Imperiled Freshwater Mussels Found in Urban Delaware River
PHILADELPHIA, Pennsylvania, November 16, 2010 (ENS) – Beds of native freshwater mussels were discovered this summer in an urban stretch of the Delaware River near Philadelphia, scientists announced today. Two of the seven species found were thought to have vanished from both Pennsylvania and New Jersey.
Scientists with the Partnership for the Delaware Estuary and The Academy of Natural Sciences found the mussels in the river between Chester, Pennsylvania and Trenton, New Jersey.
“Until this discovery, our surveys for freshwater mussels in southeastern Pennsylvania during the past 10 years have painted a grim picture. Only one species seems to still be prevalent in the area’s streams, and even that species is found in only a handful of locations anymore,” said Roger Thomas, staff scientist at The Academy of Natural Sciences’ Patrick Center for Environmental Research in Philadelphia.
The alewife floater mussel was thought extinct in Pennsylvania and New Jersey. (Photo courtesy North Carolina Wildlife Resources Commission)
“These recently-discovered beds of mussels can be used to help support mussel reintroduction into other areas where they have been lost,” he said.
Freshwater mussels can live to be 100 years old, yet they are among the most imperiled of all plants and animals in North America. Nearly three-quarters of the continent’s 300 freshwater mussel species are in decline, and many have either disappeared or are headed toward extinction.
In the Delaware River Basin, most of the 12 native mussel species are classified as reduced, threatened, or locally extinct. One of these species is considered endangered at the federal level and others are listed as endangered at the state level.
“Freshwater mussels are very sensitive to a variety of problems, including pollution, dams, water flows, loss of forests, and harvesting for their shells and as bait,” said Dr. Danielle Kreeger, science director at the Partnership for the Delaware Estuary.
“We have so few mussels left in almost all of our streams in the area, so to find seven species living together in dense communities right near Philadelphia was unexpected and cause for celebration,” said Kreeger.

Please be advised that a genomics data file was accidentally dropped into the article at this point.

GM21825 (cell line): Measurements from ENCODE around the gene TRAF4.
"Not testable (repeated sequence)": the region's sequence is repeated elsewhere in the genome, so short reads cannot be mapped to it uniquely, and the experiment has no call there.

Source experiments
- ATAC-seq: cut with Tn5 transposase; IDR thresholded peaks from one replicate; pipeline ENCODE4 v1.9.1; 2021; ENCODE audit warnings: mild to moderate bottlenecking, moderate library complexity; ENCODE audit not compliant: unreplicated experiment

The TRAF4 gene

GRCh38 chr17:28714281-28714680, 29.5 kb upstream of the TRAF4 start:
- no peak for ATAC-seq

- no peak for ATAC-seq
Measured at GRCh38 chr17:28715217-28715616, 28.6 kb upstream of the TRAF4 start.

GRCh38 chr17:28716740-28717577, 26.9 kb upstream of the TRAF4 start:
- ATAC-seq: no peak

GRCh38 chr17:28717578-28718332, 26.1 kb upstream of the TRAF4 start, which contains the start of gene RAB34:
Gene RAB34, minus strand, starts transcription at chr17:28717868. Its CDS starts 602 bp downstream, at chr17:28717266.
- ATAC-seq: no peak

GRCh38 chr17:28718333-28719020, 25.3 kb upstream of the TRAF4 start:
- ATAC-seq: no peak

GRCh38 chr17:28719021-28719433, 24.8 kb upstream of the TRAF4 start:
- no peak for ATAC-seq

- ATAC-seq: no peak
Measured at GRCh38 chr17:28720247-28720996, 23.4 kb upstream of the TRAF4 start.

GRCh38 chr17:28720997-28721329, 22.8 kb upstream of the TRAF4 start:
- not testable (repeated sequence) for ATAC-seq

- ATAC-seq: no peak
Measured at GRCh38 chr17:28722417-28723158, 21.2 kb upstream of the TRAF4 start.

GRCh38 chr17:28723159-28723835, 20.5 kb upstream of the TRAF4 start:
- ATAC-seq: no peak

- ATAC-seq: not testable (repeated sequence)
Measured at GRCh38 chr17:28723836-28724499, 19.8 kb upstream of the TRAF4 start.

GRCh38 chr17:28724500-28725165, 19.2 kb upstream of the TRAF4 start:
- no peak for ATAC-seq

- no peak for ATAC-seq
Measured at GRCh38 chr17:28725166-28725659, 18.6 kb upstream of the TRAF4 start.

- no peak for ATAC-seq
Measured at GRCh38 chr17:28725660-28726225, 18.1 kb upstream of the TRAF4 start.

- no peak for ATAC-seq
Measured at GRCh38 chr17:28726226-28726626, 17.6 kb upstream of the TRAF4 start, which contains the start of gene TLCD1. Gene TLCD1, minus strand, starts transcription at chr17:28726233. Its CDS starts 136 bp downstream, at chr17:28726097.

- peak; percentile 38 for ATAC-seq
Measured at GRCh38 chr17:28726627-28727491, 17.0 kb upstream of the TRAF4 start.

One reason freshwater mussels may be doing better in the Delaware River compared to surrounding tributaries is the fact that the Delaware is the longest free-flowing river east of the Mississippi, the scientists speculated.
Mussels rely on fish to carry their larvae to new areas where they can grow, but where dams block fish, the cycle is interrupted. Pennsylvania has more dams than any other state, many located in Delaware Valley streams. The only exception is the Delaware River.
Of the seven species of native freshwater mussels discovered this past summer:
- Two species were thought to be extinct in Pennsylvania and New Jersey: the alewife floater, Anodonta implicata, and the tidewater mucket, Leptodea ochracea.
- Two species are considered critically-imperiled: the pond mussel, Ligumia nasuta, and yellow lampmussel, Lampsilis cariosa
- Two species are considered vulnerable: the creeper, Strophitus undulates, and the eastern floater, Pyganodon cataracta
- One species is listed as common: the eastern elliptio, Elliptio complanata
Dr. Kreeger is part of a group working to expand the fledgling Freshwater Mussel Recovery Program with support from funders including ConocoPhillips, the National Fish and Wildlife Foundation, and the Pennsylvania Coastal Resources Management Program.
The program aims to increase mussel populations throughout the Delaware River Basin by breeding them in a hatchery or relocating adults to targeted streams during breeding season.
Since 2007, Kreeger, Thomas and colleagues have been experimenting on various methods with Cheyney University, the U.S. Fish and Wildlife Service, and the U.S. Geological Survey.
“Dense beds of mussels filter pollutants and make conditions better for fish and other aquatic life, improving water quality downstream in the estuary,” said Jennifer Adkins, executive director of the Partnership for the Delaware Estuary.
“We may have these beds of mussels to thank for keeping certain types of pollution, like nutrients, low in this part of the river,” she said. “This helps make our waters more inviting for everyone.”
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